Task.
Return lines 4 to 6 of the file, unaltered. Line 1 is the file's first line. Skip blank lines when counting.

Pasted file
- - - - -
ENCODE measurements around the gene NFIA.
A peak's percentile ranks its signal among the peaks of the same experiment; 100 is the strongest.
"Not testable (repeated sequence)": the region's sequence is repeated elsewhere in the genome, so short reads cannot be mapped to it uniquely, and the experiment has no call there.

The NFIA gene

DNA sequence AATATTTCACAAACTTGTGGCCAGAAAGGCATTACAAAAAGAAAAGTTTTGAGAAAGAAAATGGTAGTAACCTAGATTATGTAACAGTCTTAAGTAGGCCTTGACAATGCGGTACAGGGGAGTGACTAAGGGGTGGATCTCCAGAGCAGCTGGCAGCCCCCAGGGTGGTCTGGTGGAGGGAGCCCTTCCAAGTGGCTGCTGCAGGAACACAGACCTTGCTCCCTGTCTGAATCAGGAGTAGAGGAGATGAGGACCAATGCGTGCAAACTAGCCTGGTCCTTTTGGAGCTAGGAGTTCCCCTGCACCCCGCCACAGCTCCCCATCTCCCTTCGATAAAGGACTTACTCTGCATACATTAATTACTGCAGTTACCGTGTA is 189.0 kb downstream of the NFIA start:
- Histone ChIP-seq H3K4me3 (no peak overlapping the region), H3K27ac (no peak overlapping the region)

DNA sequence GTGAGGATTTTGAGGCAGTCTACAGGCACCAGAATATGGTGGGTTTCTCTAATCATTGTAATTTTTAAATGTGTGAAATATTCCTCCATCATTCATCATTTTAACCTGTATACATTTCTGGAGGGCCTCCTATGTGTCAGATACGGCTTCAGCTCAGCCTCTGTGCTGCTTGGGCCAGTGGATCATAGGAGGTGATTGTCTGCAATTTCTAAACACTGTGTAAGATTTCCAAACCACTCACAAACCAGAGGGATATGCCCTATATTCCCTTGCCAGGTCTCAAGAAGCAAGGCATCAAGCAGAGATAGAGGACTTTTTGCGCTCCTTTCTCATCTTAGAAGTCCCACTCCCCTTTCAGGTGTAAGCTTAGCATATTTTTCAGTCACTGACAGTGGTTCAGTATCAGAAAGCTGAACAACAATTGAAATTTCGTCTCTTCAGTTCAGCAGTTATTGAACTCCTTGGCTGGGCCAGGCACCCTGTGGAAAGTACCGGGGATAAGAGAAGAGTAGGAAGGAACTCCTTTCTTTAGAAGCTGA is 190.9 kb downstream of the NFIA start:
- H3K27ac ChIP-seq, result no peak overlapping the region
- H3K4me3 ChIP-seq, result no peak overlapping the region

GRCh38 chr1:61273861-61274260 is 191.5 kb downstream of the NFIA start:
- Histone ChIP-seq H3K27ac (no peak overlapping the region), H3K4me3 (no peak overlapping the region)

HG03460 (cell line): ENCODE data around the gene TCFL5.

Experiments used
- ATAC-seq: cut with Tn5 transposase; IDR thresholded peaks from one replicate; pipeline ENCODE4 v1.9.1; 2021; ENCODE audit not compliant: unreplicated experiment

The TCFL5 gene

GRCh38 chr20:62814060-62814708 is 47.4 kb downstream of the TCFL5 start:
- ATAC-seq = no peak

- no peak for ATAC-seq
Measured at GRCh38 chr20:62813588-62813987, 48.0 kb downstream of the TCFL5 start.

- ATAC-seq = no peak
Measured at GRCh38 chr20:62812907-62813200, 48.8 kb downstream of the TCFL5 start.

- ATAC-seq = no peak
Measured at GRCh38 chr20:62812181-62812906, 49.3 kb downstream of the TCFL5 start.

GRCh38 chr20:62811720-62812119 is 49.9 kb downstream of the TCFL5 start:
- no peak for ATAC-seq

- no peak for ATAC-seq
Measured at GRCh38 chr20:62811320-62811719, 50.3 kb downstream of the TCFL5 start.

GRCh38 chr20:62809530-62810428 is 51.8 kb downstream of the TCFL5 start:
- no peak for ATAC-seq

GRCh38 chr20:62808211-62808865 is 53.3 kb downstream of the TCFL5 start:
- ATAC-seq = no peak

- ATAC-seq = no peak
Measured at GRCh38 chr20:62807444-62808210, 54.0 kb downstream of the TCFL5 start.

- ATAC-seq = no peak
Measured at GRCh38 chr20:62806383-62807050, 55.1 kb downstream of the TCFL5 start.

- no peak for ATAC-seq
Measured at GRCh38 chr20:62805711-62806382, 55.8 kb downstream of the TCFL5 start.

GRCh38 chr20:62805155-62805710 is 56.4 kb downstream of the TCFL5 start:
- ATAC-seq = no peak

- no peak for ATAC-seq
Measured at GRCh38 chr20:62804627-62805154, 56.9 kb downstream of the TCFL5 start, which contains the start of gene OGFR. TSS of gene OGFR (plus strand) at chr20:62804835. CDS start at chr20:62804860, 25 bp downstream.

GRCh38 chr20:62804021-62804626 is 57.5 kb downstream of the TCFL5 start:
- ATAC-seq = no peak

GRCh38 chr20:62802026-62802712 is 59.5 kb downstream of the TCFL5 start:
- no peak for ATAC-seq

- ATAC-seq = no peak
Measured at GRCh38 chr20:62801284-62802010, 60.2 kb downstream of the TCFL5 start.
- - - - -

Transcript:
The NFIA gene

DNA sequence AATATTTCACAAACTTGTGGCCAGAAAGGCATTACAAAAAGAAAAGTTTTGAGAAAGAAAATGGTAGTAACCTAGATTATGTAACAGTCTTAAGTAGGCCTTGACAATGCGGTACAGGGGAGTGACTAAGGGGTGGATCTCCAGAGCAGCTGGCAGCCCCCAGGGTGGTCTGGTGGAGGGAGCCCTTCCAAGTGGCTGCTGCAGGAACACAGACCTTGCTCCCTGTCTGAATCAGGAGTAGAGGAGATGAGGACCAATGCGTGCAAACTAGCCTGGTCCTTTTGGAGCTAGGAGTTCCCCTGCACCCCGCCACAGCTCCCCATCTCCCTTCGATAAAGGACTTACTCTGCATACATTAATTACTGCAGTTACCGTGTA is 189.0 kb downstream of the NFIA start:
- Histone ChIP-seq H3K4me3 (no peak overlapping the region), H3K27ac (no peak overlapping the region)